(NEW YORK TIMES) — Starting in November 2008, the Federal Reserve Bank of New York under Timothy Geithner began urging American International Group, the huge insurer that the government had bailed out, to limit disclosure on payments made to banks at the height of the financial crisis, e-mail messages obtained by DealBook show.
The e-mail exchange between the bailed-out insurance giant and its regulator portray a strange reversal of roles, with A.I.G. staff arguing for the disclosure of certain details on payments for credit-default swaps to major banks, only to be discouraged by officials at, or representing, the Federal Reserve.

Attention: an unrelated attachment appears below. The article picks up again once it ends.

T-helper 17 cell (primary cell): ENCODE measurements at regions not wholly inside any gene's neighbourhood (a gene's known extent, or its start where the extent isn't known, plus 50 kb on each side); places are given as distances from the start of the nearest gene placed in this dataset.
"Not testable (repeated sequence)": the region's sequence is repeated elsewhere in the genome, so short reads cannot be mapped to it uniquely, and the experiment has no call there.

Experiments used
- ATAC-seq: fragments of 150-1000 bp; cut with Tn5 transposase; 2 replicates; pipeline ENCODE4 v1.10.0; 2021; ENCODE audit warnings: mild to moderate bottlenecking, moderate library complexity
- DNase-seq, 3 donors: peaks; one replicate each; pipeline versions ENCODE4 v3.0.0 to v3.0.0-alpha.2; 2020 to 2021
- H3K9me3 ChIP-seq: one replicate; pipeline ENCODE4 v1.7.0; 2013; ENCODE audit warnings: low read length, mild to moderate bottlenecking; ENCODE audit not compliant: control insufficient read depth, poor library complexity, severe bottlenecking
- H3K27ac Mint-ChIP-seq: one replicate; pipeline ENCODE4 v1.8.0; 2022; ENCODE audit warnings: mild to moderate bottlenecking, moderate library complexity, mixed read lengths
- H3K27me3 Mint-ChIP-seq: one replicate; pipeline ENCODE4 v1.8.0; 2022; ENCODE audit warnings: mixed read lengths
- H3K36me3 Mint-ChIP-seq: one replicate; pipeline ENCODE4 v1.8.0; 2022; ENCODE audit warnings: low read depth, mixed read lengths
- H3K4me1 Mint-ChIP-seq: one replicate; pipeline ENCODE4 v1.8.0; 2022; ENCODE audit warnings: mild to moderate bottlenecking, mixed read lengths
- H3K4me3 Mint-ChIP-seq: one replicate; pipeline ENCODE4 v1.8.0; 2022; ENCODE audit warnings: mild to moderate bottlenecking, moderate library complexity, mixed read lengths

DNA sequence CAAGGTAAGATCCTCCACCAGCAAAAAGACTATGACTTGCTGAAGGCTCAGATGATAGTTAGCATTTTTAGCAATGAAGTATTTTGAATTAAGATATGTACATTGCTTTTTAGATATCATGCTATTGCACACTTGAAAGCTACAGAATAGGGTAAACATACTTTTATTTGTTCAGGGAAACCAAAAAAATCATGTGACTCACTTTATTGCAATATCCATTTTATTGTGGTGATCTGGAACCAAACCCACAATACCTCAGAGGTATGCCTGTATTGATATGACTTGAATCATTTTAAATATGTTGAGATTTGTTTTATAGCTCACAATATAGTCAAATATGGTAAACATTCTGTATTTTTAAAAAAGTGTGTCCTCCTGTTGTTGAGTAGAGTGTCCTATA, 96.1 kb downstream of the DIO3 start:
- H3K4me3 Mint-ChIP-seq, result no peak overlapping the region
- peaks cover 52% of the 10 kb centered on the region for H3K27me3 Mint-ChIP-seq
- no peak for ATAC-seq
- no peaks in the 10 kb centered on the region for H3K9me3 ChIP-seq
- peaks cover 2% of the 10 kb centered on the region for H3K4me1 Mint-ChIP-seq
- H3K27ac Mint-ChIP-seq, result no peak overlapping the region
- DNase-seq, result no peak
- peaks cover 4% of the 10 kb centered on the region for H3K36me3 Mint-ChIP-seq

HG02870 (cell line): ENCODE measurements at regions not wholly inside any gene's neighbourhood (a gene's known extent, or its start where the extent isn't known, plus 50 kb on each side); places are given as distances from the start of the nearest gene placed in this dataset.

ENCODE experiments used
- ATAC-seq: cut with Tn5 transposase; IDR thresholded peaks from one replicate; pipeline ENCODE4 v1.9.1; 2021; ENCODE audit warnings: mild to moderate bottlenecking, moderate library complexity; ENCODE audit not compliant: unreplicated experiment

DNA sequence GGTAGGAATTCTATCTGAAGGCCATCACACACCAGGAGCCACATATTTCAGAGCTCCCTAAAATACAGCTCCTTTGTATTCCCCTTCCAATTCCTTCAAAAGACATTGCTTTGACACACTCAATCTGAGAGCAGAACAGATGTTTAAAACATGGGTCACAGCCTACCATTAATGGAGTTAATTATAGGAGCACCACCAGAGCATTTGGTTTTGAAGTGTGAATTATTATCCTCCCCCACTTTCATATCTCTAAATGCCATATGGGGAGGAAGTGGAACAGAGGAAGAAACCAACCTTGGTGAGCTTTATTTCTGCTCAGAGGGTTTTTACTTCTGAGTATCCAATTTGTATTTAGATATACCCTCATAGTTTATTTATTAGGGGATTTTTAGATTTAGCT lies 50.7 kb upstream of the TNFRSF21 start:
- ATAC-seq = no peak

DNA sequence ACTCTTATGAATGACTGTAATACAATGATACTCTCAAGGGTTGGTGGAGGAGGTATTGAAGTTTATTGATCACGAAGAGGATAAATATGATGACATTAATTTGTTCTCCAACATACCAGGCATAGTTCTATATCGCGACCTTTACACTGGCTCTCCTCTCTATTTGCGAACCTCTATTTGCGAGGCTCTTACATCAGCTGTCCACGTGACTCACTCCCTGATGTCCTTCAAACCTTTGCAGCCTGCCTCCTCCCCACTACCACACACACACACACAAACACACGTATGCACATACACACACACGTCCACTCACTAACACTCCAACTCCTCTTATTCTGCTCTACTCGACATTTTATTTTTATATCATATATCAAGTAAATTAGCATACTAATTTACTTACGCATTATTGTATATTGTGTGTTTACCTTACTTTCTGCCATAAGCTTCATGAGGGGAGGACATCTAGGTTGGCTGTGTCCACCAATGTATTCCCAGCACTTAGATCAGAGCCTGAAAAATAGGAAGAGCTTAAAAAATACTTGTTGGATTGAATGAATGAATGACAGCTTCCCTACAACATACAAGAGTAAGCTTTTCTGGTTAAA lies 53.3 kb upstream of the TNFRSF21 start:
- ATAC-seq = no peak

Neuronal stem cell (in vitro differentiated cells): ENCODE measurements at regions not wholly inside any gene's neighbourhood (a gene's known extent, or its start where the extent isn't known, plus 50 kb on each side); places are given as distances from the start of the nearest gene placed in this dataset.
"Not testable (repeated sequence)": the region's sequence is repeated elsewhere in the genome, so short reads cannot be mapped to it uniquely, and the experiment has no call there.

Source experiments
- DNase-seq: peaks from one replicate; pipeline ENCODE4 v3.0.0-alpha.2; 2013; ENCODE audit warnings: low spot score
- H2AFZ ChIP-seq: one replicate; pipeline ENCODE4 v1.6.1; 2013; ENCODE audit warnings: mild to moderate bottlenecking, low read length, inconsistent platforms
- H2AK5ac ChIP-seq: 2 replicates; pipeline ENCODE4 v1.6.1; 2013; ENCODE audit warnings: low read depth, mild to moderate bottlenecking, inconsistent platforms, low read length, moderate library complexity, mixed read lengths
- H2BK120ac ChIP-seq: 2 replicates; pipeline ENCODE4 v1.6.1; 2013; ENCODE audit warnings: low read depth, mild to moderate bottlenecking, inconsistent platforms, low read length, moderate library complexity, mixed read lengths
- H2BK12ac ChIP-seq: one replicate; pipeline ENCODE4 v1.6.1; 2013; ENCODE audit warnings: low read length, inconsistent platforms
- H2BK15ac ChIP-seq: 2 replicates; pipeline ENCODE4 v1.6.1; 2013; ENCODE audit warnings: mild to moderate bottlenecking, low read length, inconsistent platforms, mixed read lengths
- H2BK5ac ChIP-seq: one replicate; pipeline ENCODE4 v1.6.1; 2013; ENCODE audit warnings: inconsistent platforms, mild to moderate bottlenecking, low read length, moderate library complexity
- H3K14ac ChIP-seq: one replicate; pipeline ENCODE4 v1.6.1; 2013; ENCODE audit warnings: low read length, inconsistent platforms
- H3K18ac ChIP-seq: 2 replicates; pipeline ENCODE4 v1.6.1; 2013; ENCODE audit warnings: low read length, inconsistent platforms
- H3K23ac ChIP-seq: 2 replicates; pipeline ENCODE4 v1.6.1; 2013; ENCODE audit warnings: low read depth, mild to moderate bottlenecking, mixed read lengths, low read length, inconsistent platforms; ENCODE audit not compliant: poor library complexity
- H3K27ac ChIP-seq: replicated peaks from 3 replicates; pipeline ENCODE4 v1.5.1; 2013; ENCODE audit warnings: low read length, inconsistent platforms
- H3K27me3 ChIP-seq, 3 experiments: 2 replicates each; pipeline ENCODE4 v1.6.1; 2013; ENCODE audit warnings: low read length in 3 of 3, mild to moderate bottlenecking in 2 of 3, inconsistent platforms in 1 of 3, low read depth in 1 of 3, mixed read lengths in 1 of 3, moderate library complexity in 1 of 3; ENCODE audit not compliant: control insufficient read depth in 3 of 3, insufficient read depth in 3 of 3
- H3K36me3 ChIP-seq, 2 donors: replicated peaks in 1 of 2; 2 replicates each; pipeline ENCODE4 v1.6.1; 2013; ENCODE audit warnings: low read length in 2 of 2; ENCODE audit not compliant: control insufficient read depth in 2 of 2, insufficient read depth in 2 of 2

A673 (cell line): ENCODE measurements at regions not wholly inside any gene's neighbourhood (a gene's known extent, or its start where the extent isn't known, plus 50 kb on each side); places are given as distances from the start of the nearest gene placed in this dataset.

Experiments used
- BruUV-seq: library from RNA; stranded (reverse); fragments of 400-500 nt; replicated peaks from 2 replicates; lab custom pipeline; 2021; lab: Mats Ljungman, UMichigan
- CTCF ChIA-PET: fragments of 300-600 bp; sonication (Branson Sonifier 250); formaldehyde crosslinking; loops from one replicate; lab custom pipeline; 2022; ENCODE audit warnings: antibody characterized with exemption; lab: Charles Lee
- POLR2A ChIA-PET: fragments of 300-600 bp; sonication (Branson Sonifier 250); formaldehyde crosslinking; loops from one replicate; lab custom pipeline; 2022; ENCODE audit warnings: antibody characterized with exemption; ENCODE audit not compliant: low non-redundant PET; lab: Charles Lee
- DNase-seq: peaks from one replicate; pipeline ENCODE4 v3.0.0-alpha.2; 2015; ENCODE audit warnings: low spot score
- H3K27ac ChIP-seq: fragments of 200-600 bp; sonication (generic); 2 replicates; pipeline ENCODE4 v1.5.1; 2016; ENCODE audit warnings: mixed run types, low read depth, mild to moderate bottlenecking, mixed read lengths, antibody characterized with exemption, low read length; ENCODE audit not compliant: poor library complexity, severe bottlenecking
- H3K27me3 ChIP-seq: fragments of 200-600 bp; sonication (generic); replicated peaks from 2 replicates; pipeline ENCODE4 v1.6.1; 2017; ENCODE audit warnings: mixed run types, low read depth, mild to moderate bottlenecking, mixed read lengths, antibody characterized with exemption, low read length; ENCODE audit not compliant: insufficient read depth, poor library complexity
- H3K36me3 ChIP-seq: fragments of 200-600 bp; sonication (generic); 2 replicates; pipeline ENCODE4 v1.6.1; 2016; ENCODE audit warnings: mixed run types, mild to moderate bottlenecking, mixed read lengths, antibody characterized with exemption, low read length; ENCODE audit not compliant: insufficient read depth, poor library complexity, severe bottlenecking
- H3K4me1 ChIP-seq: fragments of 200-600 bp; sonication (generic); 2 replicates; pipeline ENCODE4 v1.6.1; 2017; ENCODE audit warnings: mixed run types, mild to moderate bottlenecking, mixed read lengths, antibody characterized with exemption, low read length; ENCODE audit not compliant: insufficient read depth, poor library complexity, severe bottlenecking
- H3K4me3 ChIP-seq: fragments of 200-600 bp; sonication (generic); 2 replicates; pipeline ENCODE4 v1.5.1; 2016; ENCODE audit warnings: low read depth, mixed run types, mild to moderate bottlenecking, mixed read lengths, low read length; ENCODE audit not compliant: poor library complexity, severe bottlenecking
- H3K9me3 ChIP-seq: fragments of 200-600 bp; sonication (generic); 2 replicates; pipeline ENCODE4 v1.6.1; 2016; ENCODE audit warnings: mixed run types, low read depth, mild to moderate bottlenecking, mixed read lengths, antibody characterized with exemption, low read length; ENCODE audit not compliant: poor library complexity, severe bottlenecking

American International Group, once the biggest insurance company in the United States, had to be bailed out by the Federal Reserve after it collapsed in September 2008 because of commitments it had made to insure mortgage-backed securities. By June of last year, the government’s bill for the bailout totaled $182 billion.